One of celebrated East German author Wolfgang Hilbig’s most accessible and resonant works, The Tidings of the Trees is about the politics that rip us apart, the stories we tell for survival, and the absolute importance of words to nations and people. Featuring some of Hilbig’s most striking, poetic, and powerful images, this flawless novella perfectly balances politics and literature.
translated from Korean by Bruce and Ju-Chan Fulton
“Mina gets to the core of Korean teenagers. Kim Sagwa’s fragmented rhetoric stands for a generation that has no choice but to set imitation as its standard. The novel, which points out a universal desire for unattainable genuineness, focuses on teenagers while at the same time shining light on Korean society at large. Readers open their eyes wide to the agonizing violence of a character torn up by the inability to bear self–deception.”
— Han Yujoo, author of The Impossible Fairy Tale
“She doesn’t know what to do, and that amounts to a state of torture.” Crystal toils day and night to earn top grades at her cram school. She’s also endlessly texting, shopping, drinking, vexing her boyfriends, cranking up her mp3s, and fantasizing about her next slice of cheesecake. Her nonstop frenzy never quite manages the one thing that might calm her down: opening up about the pressures that are driving her to the edge. She certainly hasn’t talked with her best friend, Mina, nor Mina’s brother, whom she’s developing a serious crush on. And Crystal’s starting to lose her grip.
In this shocking English debut, award-winning Korean author Kim Sagwa delivers an astonishingly complex portrait of modern-day adolescence. With pitch-perfect dialogue and a precise eye for detail, Kim creates a piercingly real teen protagonist—at once powerful, vulnerable, and utterly confused. As one bad decision leads to another, this promising life spirals to a devastating climax.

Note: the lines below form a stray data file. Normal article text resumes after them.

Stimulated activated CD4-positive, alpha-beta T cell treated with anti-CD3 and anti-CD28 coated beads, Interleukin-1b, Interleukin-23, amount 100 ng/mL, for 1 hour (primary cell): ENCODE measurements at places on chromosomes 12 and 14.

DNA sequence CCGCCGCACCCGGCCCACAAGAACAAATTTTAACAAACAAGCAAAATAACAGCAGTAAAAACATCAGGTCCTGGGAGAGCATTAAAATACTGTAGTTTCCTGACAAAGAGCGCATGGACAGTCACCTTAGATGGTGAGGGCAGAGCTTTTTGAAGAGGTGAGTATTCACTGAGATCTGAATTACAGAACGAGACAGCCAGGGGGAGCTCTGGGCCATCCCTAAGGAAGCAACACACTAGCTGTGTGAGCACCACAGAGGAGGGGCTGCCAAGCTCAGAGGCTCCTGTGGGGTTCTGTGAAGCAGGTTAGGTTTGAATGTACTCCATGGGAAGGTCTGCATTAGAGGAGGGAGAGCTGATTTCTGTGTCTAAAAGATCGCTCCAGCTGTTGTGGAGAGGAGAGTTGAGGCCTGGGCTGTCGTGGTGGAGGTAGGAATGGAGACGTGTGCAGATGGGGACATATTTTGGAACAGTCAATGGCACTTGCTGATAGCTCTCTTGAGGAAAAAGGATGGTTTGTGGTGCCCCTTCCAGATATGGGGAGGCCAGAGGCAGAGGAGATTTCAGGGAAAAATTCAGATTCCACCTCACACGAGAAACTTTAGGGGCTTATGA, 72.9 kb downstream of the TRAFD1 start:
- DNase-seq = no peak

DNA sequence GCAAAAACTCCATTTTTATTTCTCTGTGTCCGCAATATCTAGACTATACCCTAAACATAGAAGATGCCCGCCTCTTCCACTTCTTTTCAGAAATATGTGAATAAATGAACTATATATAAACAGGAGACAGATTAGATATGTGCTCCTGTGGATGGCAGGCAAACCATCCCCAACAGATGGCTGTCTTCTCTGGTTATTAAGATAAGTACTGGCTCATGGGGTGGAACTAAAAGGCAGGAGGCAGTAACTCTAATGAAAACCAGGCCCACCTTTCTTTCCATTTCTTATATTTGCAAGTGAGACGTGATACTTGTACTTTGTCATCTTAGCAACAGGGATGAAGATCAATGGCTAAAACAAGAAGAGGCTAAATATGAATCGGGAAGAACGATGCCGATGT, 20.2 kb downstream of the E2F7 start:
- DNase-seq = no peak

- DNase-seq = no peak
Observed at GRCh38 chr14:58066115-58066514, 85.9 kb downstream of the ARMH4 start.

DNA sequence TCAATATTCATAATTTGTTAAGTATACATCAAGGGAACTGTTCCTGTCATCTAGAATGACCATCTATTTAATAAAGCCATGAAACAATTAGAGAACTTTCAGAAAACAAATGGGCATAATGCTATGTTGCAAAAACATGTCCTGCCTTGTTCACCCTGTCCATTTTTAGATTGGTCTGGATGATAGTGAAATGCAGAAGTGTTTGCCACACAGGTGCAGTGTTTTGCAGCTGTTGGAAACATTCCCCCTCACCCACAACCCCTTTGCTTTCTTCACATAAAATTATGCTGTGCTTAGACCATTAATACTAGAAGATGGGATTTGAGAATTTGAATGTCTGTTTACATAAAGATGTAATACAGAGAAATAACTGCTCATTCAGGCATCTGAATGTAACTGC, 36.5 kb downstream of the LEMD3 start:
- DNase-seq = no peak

translated from German by Isabel Fargo Cole
“Whenever I read Hilbig’s books…I am profoundly shaken. This language practically slices me open.”
— Clemens Meyer, author of Bricks and Mortar
“[Hilbig writes as] Edgar Allan Poe could have written if he had been born in communist East Germany.”
— Los Angeles Review of Books
What can an irascible East German tell us about how society shapes relations between the sexes? A lot it turns out. Acclaimed as one of Wolfgang Hilbig’s major works, The Females finds the lauded author focusing his labyrinthine, mercurial mind on how unequal societies can pervert sexuality and destroy a healthy, productive understanding of gender. It begins with a factory laborer who ogles women in secret on the job. When those same women mysteriously vanish from their small town, the worker sets out on a uniquely Hilbiggian, hallucinatory journey to find them. Powerful and at times disturbing, The Females leaves us with some of the most challenging, radical, and enduring insights of any novel from the GDR.
Like what you see? Subscribe to Two Lines Press this year!